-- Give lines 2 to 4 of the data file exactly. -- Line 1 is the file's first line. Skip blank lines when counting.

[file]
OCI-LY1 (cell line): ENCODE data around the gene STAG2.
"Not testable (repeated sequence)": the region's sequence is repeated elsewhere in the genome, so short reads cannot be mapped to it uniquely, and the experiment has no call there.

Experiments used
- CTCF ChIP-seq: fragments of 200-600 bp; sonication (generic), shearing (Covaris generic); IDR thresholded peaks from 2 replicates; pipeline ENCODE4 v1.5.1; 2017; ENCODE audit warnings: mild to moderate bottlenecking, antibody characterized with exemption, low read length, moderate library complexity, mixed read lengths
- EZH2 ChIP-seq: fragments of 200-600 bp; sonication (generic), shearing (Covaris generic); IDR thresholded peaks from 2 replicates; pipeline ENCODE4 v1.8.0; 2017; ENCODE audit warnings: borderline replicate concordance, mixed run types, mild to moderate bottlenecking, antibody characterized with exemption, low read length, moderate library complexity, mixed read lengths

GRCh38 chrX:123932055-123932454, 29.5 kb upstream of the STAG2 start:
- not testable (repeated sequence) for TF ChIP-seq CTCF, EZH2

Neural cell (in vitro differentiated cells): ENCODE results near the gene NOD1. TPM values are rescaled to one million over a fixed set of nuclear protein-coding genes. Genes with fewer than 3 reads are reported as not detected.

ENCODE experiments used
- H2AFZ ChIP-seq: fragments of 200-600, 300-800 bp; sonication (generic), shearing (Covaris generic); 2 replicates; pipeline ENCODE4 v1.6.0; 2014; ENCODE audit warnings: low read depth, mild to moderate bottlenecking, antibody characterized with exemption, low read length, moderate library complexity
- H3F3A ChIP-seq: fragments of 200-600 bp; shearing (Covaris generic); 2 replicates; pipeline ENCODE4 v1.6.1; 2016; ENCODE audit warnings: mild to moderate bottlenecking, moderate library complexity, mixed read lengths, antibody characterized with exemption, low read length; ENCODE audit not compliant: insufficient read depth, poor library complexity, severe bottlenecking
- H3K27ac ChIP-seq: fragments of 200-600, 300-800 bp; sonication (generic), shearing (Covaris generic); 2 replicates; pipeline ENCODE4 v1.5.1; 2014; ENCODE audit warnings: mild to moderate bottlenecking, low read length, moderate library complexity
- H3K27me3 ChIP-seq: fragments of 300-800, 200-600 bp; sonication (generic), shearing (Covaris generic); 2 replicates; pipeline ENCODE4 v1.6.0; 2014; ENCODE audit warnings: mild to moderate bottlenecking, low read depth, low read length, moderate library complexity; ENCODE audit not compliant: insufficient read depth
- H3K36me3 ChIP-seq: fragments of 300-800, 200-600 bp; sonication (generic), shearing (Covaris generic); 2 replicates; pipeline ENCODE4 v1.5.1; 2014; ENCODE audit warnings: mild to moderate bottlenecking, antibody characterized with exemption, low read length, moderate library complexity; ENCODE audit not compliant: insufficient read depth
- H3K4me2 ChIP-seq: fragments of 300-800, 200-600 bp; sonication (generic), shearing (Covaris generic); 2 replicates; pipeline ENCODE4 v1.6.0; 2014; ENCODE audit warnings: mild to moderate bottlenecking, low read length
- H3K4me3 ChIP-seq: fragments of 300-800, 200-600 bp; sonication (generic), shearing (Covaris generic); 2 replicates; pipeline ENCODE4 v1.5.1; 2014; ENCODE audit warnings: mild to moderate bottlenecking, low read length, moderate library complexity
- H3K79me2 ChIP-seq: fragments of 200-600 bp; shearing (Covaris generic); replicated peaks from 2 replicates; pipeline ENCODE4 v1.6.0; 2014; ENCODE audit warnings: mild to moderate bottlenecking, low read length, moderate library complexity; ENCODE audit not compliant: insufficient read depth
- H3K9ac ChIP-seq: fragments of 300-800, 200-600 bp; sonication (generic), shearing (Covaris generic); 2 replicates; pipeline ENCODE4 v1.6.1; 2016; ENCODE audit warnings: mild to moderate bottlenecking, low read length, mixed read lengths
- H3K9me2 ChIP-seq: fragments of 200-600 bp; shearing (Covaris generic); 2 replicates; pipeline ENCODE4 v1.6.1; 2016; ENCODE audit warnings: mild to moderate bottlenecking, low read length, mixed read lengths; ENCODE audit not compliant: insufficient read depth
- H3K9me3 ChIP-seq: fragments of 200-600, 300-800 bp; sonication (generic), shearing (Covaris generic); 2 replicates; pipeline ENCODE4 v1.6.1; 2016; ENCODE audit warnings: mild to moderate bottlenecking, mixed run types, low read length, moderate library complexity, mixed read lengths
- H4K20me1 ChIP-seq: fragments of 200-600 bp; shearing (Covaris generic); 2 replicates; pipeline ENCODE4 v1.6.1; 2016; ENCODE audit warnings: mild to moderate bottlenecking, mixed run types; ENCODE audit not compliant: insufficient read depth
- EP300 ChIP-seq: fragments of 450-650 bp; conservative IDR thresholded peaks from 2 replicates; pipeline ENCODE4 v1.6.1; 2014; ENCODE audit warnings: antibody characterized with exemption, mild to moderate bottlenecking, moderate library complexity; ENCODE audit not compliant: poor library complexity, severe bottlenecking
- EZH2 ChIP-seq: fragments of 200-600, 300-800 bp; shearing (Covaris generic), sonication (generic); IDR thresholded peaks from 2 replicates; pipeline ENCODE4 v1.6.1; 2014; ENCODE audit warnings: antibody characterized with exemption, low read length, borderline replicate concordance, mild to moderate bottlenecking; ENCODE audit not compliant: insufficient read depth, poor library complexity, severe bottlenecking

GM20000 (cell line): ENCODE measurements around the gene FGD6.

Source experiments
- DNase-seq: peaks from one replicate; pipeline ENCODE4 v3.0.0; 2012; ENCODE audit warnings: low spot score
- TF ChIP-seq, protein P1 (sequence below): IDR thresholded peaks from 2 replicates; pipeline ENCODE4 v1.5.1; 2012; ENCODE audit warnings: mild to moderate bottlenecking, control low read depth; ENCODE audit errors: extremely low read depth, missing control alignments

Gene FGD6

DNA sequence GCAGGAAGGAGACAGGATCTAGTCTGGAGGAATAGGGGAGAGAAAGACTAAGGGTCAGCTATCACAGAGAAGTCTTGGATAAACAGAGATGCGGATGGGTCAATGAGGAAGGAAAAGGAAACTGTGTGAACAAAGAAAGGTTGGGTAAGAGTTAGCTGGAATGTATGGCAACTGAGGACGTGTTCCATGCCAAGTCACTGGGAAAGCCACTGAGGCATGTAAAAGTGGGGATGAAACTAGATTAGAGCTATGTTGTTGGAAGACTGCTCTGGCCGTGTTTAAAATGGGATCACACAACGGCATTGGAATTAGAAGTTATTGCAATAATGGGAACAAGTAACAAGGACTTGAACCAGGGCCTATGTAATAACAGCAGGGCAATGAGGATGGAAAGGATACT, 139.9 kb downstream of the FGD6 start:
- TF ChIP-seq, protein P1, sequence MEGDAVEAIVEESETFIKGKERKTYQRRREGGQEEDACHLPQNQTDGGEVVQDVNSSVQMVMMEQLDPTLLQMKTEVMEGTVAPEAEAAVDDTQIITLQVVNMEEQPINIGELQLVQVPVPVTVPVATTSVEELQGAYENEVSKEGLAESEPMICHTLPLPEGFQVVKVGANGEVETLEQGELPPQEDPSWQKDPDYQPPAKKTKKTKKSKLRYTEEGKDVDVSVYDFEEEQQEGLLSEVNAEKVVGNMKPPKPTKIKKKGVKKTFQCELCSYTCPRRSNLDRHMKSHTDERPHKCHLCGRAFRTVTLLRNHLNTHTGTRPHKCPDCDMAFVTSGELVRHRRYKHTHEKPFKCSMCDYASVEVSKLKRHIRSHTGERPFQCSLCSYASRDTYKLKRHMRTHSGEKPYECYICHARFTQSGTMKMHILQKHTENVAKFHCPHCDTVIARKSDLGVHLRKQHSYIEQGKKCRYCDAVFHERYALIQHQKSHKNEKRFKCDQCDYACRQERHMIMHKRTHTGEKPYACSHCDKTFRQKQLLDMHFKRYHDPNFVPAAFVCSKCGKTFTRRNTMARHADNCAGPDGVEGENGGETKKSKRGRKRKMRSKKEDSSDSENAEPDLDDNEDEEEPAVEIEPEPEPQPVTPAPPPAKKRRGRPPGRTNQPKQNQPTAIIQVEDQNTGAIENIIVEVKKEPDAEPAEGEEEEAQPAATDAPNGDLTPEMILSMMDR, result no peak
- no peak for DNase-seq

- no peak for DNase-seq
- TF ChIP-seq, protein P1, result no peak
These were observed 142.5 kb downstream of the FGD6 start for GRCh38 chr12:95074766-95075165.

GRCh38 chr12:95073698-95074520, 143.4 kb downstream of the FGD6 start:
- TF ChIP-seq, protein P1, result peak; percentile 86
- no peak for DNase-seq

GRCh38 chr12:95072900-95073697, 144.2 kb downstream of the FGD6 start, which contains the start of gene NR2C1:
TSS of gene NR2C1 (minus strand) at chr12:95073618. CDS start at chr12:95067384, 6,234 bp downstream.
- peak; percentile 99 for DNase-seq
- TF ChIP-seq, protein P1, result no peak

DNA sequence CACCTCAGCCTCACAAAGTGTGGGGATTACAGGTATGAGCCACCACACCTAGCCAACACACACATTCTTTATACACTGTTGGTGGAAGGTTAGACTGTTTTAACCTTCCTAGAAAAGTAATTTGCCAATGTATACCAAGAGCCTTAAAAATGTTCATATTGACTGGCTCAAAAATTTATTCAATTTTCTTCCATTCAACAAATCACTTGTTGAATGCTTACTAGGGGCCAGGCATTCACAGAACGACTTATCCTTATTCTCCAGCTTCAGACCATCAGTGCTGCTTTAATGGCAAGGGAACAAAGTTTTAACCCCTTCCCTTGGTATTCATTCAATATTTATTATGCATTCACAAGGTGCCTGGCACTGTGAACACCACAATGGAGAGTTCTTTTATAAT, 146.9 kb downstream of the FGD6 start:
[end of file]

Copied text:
"Not testable (repeated sequence)": the region's sequence is repeated elsewhere in the genome, so short reads cannot be mapped to it uniquely, and the experiment has no call there.

Experiments used
- CTCF ChIP-seq: fragments of 200-600 bp; sonication (generic), shearing (Covaris generic); IDR thresholded peaks from 2 replicates; pipeline ENCODE4 v1.5.1; 2017; ENCODE audit warnings: mild to moderate bottlenecking, antibody characterized with exemption, low read length, moderate library complexity, mixed read lengths